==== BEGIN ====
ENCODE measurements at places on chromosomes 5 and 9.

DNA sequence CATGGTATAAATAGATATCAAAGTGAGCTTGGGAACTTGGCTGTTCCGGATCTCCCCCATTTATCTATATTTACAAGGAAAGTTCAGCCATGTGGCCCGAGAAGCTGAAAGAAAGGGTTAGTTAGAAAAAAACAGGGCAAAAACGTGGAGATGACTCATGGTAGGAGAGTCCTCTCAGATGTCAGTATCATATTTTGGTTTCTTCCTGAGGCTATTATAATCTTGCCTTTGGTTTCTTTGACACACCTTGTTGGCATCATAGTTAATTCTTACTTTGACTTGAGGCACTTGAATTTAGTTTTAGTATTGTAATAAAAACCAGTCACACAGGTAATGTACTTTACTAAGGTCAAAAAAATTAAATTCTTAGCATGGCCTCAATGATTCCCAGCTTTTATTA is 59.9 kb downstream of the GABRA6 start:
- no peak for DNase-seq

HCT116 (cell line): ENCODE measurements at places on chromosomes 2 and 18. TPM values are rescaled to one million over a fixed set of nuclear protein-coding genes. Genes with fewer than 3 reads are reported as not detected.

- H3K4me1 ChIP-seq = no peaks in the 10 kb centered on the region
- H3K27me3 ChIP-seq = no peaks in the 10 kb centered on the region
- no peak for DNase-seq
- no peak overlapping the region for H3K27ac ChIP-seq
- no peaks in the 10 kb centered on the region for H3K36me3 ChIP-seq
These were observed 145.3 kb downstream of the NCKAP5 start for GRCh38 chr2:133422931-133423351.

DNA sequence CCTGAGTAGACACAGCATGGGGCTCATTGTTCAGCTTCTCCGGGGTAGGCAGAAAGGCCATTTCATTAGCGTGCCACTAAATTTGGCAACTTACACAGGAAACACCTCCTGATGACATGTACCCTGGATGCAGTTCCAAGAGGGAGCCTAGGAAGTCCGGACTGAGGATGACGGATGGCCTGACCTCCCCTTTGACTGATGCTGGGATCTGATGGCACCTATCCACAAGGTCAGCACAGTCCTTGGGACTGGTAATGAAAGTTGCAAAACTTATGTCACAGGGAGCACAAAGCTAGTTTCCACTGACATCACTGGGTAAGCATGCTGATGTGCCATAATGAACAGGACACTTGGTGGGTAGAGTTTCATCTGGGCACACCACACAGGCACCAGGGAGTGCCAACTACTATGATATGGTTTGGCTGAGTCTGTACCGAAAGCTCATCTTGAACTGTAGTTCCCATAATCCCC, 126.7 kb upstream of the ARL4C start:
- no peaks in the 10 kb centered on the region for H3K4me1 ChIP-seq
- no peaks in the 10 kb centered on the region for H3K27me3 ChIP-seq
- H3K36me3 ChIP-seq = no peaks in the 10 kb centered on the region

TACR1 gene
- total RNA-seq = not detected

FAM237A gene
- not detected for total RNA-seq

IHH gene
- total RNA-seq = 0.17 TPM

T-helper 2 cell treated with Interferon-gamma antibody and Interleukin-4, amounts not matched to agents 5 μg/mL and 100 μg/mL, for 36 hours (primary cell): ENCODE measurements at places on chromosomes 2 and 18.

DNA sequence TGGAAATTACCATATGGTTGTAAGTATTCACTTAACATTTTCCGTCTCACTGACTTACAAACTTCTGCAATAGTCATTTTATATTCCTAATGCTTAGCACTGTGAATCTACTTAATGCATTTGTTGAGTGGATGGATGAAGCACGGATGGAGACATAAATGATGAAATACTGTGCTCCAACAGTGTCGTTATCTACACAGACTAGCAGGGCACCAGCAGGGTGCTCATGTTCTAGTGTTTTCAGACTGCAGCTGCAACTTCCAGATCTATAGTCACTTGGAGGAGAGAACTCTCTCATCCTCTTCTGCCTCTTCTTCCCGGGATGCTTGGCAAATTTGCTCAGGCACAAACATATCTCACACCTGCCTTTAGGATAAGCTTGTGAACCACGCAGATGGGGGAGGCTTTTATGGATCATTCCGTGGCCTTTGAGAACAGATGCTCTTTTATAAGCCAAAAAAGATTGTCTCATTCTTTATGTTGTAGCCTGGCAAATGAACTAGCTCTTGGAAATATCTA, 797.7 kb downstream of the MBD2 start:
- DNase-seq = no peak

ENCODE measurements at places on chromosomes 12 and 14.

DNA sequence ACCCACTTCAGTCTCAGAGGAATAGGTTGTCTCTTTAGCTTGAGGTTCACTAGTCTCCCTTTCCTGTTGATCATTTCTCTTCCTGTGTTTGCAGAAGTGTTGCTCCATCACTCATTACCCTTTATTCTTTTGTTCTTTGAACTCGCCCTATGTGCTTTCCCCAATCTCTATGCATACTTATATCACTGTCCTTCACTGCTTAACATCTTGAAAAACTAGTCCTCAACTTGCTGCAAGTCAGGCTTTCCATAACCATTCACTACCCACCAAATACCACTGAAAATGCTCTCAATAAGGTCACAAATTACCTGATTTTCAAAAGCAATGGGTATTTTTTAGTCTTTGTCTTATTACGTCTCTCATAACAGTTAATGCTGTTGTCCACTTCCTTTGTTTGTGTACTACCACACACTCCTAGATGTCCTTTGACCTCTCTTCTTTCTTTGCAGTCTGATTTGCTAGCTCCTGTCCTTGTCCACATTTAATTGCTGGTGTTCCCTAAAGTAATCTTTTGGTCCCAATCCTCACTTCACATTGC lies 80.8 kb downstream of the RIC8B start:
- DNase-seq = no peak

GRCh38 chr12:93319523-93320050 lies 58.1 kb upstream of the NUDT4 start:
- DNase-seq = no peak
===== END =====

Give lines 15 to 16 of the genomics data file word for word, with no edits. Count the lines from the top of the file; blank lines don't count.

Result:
TACR1 gene
- total RNA-seq = not detected